In addition to Feldman, the initial legal team will include Gretchen Temeles, Ph.D., an intellectual property attorney and scientist who will focus on patent and licensing issues in the cannabis and psychedelics space, and associate Melissa Greenberg, an experienced attorney focused on cannabis and wellness (she is also a certified yoga instructor), who joins from cannabis-focused law firm Hiller PC. Temeles and Greenberg will also offer non-legal advisory services at Skip Intro. Feldman said he plans to add additional specialties relevant to their cannabis and psychedelic clients to offer a comprehensive suite of services.

Skip Intro

In 2019, Feldman launched Skip Intro Advisors, LLC to assist growing businesses in the cannabis and psychedelics space as they reach key inflection points. Skip Intro has a strong team of successful and experienced professionals both from within and outside the cannabis industry focused on strategy, finance and M&A, branding and marketing, technology and real estate. The firm, whose slogan is “Fast Forward to Growth,” also offers assistance with cannabis licensing applications. In a recent win, in May 2021 the firm negotiated the sale of Keystone Canna Remedies, a 3-dispensary group in Pennsylvania, to multistate operator TerrAscend Corp. (OTC: TRSSF) at a $70 million enterprise value. The firm is currently active in engagements relating to equipment and media businesses in the cannabis space, as well as assignments for psychedelics companies planning a go-public strategy.

”We offer personalized service at a much lower cost than the large law and consulting firms, lower even than many boutiques. For clients to know that we can find and negotiate business transactions on their behalf, then continue to assist with the legal work, provides simplicity, efficiency, predictability and cost-saving to the process. We are excited to add this integrated law practice to the growing success we are humbled to have achieved at Skip Intro,” added Feldman.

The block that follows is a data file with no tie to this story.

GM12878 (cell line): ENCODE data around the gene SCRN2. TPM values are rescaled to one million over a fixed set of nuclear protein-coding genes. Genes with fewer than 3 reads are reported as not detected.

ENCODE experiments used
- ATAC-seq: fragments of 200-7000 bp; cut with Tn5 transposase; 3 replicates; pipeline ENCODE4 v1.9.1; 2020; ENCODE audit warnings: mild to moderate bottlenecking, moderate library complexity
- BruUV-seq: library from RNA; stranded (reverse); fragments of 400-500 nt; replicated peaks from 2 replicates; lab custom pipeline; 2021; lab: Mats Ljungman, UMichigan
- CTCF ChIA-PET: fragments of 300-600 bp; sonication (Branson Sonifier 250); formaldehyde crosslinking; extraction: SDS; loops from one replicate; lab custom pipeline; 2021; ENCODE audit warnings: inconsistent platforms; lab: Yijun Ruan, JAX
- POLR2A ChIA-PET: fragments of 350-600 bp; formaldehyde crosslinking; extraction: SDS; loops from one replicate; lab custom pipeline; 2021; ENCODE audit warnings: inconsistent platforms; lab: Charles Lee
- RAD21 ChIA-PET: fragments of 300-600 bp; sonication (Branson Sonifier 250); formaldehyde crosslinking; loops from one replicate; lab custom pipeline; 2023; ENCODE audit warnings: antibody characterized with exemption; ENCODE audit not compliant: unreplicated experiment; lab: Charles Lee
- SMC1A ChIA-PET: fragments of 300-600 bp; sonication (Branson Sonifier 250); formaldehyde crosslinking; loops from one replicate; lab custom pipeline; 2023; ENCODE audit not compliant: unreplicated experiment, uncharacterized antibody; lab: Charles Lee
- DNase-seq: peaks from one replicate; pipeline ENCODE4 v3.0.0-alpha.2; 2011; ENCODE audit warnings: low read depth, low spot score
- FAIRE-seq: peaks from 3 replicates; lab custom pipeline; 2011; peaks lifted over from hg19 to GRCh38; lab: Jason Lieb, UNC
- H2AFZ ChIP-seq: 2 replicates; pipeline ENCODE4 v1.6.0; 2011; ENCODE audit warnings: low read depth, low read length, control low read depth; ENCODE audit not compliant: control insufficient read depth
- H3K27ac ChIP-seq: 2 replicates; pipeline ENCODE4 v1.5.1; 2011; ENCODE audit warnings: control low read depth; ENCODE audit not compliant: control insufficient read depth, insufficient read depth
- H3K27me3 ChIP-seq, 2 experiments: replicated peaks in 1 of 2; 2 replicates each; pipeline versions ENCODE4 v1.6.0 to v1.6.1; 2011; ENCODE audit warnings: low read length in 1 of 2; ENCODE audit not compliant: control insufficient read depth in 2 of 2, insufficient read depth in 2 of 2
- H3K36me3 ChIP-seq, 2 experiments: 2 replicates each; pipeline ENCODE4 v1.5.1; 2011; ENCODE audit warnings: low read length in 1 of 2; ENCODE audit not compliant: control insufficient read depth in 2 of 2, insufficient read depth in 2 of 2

Feldman, who has published four books on finance and entrepreneurship, came to prominence in the 2000’s as a leading attorney in alternatives to traditional IPOs such as reverse mergers and direct listings. Starting in 2010, he worked with the SEC in implementing regulations regarding Regulation A+, a simplified and streamlined IPO created under the JOBS Act. Feldman is credited with coining the term “Regulation A+” now widely utilized to refer to the new technique and led the first Regulation A+ IPO onto the Nasdaq in 2017. Since 2013, he has worked on complex business transactions in the cannabis and psychedelics space, earning numerous accolades. These include top recognition from the global legal guide Chambers & Partners, being named a “Cannabis Law Trailblazer” by the National Law Journal and a top lawyer in the cannabis industry by Business Insider. He has also been listed in the Top 200 Cannabis Lawyers published by Cannabis Law Digest for the last two years.


Editors Note: Feldmen represented Green Market Report with its recent acquisition by Crain Communications.